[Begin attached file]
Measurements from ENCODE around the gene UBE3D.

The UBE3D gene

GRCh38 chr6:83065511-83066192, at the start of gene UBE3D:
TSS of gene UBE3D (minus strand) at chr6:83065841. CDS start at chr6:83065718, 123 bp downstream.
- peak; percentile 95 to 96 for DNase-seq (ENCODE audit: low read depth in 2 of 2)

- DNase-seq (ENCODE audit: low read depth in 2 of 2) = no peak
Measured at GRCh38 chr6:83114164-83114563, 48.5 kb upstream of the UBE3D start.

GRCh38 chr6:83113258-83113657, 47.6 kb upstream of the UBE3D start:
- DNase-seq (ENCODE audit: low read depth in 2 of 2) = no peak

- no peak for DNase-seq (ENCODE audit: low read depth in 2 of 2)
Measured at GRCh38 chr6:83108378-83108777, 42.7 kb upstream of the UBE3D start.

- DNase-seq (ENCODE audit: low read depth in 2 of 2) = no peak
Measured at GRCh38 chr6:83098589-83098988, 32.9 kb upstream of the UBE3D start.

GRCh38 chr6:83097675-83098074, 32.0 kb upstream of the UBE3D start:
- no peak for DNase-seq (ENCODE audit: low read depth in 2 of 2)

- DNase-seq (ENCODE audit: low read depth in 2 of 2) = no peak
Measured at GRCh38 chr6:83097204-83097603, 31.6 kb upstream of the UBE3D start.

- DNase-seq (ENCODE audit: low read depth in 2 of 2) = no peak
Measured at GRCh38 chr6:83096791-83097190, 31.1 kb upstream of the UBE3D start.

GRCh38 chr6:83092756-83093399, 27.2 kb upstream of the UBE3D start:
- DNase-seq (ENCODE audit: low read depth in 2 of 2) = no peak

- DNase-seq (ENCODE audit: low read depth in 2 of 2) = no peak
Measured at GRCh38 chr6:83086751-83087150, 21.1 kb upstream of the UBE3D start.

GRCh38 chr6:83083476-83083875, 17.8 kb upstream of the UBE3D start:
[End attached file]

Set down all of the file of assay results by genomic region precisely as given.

Measurements from ENCODE around the gene UBE3D.

The UBE3D gene

GRCh38 chr6:83065511-83066192, at the start of gene UBE3D:
TSS of gene UBE3D (minus strand) at chr6:83065841. CDS start at chr6:83065718, 123 bp downstream.
- peak; percentile 95 to 96 for DNase-seq (ENCODE audit: low read depth in 2 of 2)

- DNase-seq (ENCODE audit: low read depth in 2 of 2) = no peak
Measured at GRCh38 chr6:83114164-83114563, 48.5 kb upstream of the UBE3D start.

GRCh38 chr6:83113258-83113657, 47.6 kb upstream of the UBE3D start:
- DNase-seq (ENCODE audit: low read depth in 2 of 2) = no peak

- no peak for DNase-seq (ENCODE audit: low read depth in 2 of 2)
Measured at GRCh38 chr6:83108378-83108777, 42.7 kb upstream of the UBE3D start.

- DNase-seq (ENCODE audit: low read depth in 2 of 2) = no peak
Measured at GRCh38 chr6:83098589-83098988, 32.9 kb upstream of the UBE3D start.

GRCh38 chr6:83097675-83098074, 32.0 kb upstream of the UBE3D start:
- no peak for DNase-seq (ENCODE audit: low read depth in 2 of 2)

- DNase-seq (ENCODE audit: low read depth in 2 of 2) = no peak
Measured at GRCh38 chr6:83097204-83097603, 31.6 kb upstream of the UBE3D start.

- DNase-seq (ENCODE audit: low read depth in 2 of 2) = no peak
Measured at GRCh38 chr6:83096791-83097190, 31.1 kb upstream of the UBE3D start.

GRCh38 chr6:83092756-83093399, 27.2 kb upstream of the UBE3D start:
- DNase-seq (ENCODE audit: low read depth in 2 of 2) = no peak

- DNase-seq (ENCODE audit: low read depth in 2 of 2) = no peak
Measured at GRCh38 chr6:83086751-83087150, 21.1 kb upstream of the UBE3D start.

GRCh38 chr6:83083476-83083875, 17.8 kb upstream of the UBE3D start: